Brian Cornell, the CEO of Target, spoke about the company’s plans for the 2021 holiday season in an exclusive Dec. 15 interview with The Associated Press.
Cornell was optimistic after reports showed sales continuing to stay strong during the final stretch of the holiday season amid some worries about the new omicron variant.
Target, one of the country’s largest retail chains, has been confronted with worsening labor shortages, shoplifting, gang incidents, inflation, and supply chain problems, as have many other major American retailers during the pandemic.
In order to boost holiday sales, the company announced a new seasonal schedule with hours being extended ahead of Christmas Eve, with stores opening from 7 a.m. to midnight from Dec. 12 through Dec. 23.
Target employs a full seasonal staff of 100,000 workers for the holidays and has been focused on finding ways to maintain its labor force in the pandemic.
Cornell said that Target will “provide an extra $2 for our teams on (holiday) weekends. And while $15 is the mark we’ve set city by city, town by town, we evaluate what our wage should be to ensure that we are competitive, we’re attracting and retaining talent.”
AP asked Cornell on how Target is managing the controversial vaccine mandates, which had put a damper on workforce numbers across the country.
“We want to make sure that we’ve provided an opportunity for our team members to have the options that are being prescribed,” Cornell answered.
He added that employees had the option of “vaccination” or weekly “testing,” and that the company would “offer them those options and hopefully they continue to find Target a great place to work.”
One of Cornell’s major priorities is to keep store stocks and shelves full with items during the supply chain crisis.
Cornell claimed that Target has the inventory in place to meet their retail stores’ needs and that many of the shortages were due to increasing demand and healthy consumer spending.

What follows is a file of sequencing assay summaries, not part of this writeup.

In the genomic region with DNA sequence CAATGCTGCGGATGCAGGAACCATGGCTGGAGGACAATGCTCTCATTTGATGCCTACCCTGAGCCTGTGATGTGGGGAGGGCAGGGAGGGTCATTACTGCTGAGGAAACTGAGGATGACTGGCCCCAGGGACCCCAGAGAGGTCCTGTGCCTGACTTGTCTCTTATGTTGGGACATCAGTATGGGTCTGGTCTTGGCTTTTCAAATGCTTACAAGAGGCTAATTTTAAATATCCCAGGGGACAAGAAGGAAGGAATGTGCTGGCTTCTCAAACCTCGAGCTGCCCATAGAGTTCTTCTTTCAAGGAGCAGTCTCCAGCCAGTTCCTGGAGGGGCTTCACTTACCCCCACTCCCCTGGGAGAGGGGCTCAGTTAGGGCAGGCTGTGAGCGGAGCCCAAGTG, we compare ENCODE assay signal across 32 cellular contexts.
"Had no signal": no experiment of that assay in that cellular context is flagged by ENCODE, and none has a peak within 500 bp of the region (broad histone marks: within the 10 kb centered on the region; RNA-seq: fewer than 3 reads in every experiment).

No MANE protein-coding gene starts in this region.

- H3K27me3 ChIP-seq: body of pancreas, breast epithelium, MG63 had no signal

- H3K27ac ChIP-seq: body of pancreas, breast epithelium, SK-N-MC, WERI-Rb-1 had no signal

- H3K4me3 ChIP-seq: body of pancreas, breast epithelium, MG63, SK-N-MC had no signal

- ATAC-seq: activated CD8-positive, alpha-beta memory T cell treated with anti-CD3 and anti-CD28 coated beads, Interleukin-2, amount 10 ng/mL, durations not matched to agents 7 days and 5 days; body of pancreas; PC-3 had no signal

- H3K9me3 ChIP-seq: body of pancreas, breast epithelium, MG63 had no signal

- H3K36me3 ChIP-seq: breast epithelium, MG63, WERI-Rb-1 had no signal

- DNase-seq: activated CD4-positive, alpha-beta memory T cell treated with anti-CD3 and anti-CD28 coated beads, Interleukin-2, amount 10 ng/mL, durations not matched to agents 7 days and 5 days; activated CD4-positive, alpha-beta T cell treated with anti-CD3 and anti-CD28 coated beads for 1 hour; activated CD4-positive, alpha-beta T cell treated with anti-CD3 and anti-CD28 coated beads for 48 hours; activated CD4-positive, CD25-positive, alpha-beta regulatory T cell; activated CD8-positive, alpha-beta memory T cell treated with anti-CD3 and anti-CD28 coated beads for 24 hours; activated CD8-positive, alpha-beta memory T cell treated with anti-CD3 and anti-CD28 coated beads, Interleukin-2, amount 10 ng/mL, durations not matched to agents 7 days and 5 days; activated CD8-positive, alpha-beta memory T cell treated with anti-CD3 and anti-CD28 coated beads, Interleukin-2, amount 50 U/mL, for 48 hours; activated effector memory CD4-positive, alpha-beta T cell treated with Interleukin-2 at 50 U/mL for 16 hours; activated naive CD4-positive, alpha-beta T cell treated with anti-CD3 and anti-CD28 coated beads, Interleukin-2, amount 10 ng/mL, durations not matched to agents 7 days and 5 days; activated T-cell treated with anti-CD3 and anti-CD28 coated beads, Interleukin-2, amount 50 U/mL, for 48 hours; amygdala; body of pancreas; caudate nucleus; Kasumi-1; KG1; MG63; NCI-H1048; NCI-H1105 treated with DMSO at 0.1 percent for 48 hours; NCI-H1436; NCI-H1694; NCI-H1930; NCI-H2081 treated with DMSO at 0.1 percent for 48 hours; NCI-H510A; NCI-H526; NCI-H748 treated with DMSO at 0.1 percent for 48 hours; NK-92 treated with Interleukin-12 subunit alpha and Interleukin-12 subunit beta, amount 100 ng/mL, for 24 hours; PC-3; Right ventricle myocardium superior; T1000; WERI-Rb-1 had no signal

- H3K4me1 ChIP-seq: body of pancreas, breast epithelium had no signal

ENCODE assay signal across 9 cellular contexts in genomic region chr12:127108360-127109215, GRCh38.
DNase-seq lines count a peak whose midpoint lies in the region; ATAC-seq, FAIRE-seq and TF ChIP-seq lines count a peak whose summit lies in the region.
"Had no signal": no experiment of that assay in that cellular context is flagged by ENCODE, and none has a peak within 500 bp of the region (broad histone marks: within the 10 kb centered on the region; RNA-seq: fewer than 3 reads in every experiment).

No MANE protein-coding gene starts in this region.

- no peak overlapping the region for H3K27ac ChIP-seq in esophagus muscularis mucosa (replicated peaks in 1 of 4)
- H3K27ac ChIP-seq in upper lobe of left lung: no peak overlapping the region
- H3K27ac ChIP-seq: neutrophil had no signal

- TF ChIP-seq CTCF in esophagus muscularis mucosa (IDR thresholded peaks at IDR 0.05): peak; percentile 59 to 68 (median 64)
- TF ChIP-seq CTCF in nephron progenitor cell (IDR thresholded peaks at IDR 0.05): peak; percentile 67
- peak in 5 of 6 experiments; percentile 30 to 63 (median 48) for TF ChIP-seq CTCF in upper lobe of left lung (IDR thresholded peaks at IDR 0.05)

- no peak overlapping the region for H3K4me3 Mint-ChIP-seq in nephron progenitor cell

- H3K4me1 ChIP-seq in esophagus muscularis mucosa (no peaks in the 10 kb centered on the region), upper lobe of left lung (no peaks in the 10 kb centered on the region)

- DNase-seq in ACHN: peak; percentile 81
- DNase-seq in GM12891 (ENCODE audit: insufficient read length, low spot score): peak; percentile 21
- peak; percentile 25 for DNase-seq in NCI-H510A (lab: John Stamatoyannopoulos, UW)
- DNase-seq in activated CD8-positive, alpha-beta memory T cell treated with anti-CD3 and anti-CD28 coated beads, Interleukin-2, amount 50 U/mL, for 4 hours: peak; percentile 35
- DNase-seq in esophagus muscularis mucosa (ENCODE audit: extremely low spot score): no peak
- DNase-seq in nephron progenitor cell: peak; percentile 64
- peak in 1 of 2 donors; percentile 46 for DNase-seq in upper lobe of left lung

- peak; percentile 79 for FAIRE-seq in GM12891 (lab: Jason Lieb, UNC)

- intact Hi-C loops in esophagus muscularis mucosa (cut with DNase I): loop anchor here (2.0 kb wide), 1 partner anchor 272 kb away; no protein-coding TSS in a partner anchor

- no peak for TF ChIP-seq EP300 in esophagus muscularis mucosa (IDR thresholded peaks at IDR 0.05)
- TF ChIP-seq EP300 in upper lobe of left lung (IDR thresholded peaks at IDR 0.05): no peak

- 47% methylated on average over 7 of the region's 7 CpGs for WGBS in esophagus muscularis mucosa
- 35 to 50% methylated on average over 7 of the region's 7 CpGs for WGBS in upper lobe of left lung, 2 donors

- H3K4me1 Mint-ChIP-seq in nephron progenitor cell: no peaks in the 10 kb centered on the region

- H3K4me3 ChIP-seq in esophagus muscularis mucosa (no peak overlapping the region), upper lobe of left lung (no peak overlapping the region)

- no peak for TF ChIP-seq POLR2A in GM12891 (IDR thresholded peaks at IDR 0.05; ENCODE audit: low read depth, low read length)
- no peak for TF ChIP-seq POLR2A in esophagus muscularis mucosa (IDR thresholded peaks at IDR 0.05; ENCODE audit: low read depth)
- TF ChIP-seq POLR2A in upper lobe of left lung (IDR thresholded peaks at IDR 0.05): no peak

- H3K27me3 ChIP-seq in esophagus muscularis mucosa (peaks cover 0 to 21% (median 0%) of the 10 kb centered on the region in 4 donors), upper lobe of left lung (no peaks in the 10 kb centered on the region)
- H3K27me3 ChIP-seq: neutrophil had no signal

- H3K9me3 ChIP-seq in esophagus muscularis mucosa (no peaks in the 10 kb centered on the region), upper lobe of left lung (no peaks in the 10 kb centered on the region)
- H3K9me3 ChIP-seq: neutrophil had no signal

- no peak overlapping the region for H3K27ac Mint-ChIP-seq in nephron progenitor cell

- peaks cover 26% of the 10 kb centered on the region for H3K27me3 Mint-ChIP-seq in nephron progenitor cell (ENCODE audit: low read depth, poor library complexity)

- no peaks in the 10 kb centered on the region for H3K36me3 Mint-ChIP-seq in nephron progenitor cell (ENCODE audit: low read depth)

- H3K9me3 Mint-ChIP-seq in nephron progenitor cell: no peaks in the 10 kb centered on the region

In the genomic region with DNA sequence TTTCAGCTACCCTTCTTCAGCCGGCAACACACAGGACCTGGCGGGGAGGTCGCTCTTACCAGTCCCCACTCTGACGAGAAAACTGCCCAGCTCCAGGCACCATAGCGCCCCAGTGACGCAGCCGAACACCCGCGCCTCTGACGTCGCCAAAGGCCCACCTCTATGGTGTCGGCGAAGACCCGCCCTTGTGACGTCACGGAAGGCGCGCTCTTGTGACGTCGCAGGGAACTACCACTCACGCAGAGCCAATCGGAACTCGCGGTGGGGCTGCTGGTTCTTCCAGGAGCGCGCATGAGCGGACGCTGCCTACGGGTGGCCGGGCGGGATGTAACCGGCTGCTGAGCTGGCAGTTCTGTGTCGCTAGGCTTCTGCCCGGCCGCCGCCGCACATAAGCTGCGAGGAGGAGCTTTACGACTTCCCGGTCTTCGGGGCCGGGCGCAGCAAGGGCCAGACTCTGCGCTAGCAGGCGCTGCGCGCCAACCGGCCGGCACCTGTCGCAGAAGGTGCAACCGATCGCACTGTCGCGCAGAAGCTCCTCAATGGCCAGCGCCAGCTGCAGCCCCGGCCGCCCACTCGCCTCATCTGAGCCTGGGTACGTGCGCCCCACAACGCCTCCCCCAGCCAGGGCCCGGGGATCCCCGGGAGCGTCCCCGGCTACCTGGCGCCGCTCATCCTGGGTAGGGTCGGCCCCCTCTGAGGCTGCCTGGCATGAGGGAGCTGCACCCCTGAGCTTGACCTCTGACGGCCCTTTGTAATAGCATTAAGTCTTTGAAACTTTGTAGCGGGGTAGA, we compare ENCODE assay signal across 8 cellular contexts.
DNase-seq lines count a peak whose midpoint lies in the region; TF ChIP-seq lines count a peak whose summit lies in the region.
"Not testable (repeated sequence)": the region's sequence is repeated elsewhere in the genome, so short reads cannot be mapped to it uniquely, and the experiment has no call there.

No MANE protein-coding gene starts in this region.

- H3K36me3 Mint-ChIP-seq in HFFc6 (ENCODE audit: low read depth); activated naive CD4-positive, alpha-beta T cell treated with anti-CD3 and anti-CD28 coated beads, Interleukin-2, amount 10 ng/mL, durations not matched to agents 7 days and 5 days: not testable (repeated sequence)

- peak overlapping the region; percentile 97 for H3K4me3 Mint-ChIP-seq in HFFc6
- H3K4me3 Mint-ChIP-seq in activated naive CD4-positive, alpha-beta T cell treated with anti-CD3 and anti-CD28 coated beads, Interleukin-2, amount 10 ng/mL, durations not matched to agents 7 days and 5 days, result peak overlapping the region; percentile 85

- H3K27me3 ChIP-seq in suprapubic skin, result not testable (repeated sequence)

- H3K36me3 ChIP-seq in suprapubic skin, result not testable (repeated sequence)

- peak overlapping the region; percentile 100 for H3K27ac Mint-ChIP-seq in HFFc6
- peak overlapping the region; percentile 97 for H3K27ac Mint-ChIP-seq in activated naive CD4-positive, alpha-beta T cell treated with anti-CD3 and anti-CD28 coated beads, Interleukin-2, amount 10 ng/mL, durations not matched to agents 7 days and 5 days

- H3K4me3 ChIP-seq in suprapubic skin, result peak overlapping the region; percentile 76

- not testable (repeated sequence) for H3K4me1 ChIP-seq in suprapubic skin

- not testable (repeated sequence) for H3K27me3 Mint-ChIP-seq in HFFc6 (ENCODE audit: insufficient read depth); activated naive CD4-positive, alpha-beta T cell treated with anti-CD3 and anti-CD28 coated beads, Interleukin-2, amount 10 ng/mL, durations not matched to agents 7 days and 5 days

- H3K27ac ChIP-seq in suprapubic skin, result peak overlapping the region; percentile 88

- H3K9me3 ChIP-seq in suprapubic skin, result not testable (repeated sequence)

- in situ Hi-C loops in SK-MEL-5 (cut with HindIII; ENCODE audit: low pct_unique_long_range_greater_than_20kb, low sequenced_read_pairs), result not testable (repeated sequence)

The supply chain crisis would continue to “take place over a number of years,” Cornell predicted, adding that the company would invest to expand their “supply chain capabilities across the United States” to keep up with demand.
Cornell then said he was reviewing how rising inflation would affect customer shopping habits at Target and believed that “it’s still just too early.”
“We’re going to learn a lot more about how the consumer reacts to inflationary pricing over the next six months.”
“And do they choose an alternative brand? Do they decide to purchase one of our own brands? So, we’ll watch that very carefully.”
Cornell was also asked about how Target stores will manage the emerging Omicron variant.
He said that Target would “work with the experts,” and that the company’s coronavirus task force team, which they have had on staff since January 2020, would advise them “on the safety of our team and the safety of our guests.”
Cornell told AP that he had not seen any of the expected changes in shopping behavior due to Omicron and that the company was ready for any changes in their customers’ health needs.
Target will also be reviewing plans to adjust to its customers’ post-pandemic habits.
Cornell said he has observed shoppers making more use of their smartphones and tablets to shop online since the pandemic.
He said that under his stewardship, Target had already been improving its online services, such as curbside pickup and same-day services, well before the pandemic and would continue to make further adjustments.
However, he predicted that “same-day services are going to be sticky for years to come.”